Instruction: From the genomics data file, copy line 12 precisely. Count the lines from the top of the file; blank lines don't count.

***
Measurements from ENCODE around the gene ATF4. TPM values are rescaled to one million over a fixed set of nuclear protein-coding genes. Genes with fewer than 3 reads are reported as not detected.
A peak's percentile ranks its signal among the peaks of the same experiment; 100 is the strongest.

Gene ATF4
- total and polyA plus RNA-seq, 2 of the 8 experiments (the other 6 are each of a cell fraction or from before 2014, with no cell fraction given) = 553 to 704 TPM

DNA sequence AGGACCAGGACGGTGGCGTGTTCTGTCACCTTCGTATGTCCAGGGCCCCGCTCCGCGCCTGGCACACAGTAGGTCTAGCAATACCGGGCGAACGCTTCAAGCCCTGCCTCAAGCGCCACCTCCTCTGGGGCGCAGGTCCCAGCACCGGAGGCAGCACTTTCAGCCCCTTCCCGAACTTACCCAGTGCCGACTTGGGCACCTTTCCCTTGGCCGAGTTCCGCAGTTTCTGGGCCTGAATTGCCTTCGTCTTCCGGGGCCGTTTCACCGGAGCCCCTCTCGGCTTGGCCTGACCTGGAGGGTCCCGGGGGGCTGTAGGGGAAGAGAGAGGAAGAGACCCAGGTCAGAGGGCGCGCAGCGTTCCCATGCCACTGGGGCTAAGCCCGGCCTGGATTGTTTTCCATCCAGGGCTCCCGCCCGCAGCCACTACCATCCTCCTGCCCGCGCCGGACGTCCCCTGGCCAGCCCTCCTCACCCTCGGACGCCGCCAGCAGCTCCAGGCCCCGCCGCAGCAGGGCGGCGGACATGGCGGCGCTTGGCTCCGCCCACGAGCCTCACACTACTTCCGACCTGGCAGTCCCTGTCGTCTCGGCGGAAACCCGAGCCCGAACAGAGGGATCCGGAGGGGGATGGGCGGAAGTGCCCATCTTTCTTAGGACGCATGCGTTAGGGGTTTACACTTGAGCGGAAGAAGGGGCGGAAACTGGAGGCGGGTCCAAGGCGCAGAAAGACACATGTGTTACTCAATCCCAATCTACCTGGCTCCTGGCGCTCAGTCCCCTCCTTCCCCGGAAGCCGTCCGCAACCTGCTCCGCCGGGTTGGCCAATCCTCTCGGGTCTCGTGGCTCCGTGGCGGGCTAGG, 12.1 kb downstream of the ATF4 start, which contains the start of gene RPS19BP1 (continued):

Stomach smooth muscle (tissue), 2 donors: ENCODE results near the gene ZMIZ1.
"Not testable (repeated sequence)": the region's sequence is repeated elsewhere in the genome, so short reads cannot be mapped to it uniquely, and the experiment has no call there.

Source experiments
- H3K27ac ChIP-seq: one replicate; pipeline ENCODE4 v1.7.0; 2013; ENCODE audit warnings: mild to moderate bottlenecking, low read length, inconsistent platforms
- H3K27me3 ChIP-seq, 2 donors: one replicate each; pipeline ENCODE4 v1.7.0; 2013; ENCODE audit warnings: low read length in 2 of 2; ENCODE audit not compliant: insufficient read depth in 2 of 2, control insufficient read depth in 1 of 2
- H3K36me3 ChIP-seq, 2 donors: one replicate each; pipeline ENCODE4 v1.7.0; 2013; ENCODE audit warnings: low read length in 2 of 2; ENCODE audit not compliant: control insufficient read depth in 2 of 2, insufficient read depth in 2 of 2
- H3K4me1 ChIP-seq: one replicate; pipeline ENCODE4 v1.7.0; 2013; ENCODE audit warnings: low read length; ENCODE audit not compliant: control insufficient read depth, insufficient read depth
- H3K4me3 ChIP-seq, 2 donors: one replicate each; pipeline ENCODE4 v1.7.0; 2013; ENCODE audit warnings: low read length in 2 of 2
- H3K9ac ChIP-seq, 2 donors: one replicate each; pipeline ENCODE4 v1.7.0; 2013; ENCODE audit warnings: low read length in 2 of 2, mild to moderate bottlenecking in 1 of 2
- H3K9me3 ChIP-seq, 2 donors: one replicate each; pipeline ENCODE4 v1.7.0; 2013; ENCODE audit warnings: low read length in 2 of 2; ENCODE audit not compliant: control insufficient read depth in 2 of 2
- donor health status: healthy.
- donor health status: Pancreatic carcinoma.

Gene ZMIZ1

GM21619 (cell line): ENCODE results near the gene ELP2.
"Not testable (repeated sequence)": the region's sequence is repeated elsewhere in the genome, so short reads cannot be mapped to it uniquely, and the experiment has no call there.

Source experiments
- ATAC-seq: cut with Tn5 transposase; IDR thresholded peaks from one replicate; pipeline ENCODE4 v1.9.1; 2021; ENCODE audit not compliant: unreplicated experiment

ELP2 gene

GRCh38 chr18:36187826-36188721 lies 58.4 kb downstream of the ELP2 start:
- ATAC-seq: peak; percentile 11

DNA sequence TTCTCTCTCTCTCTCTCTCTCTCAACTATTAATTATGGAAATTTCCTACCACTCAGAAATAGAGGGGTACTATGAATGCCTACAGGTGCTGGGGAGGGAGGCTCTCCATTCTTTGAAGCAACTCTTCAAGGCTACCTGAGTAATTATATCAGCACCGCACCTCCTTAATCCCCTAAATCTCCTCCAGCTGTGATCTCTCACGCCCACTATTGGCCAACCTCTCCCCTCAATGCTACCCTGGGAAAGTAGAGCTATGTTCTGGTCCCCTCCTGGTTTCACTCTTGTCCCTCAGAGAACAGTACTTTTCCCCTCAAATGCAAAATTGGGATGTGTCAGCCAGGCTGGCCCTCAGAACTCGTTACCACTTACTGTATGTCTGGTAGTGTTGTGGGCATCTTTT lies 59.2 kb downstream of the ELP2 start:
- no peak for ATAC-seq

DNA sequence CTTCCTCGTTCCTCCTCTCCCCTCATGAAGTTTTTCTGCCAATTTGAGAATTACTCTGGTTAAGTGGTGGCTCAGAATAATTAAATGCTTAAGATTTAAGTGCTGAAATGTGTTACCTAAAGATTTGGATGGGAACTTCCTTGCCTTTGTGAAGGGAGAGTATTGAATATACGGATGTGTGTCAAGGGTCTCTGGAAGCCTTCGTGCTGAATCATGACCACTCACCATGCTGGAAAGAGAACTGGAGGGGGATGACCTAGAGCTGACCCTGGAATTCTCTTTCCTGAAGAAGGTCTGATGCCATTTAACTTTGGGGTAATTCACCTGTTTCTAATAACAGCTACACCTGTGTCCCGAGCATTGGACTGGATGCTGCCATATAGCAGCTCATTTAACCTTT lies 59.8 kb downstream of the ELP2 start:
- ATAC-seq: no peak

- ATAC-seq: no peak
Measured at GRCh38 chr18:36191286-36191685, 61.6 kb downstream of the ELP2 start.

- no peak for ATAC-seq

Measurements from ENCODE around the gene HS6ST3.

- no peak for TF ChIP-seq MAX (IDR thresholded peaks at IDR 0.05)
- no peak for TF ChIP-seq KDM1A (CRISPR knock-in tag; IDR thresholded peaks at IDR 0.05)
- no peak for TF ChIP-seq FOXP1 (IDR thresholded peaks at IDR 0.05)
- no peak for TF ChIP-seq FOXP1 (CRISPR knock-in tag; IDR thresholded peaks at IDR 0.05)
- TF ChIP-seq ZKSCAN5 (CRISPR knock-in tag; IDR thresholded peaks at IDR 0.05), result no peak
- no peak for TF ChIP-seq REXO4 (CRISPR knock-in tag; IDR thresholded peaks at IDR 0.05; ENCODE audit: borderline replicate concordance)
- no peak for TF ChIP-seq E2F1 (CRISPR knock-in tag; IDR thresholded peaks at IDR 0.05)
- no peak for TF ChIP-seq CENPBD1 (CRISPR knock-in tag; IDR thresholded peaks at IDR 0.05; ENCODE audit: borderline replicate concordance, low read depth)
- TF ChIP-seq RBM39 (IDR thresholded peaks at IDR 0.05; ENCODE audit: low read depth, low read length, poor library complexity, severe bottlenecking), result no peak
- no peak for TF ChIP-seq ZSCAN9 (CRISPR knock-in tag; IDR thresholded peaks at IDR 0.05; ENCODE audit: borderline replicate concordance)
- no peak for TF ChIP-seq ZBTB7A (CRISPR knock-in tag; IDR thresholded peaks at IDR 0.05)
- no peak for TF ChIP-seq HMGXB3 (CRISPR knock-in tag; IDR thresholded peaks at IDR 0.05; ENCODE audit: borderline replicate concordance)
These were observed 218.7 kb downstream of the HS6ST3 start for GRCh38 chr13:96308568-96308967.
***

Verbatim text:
- H3K4me1 ChIP-seq: one replicate; pipeline ENCODE4 v1.7.0; 2013; ENCODE audit warnings: low read length; ENCODE audit not compliant: control insufficient read depth, insufficient read depth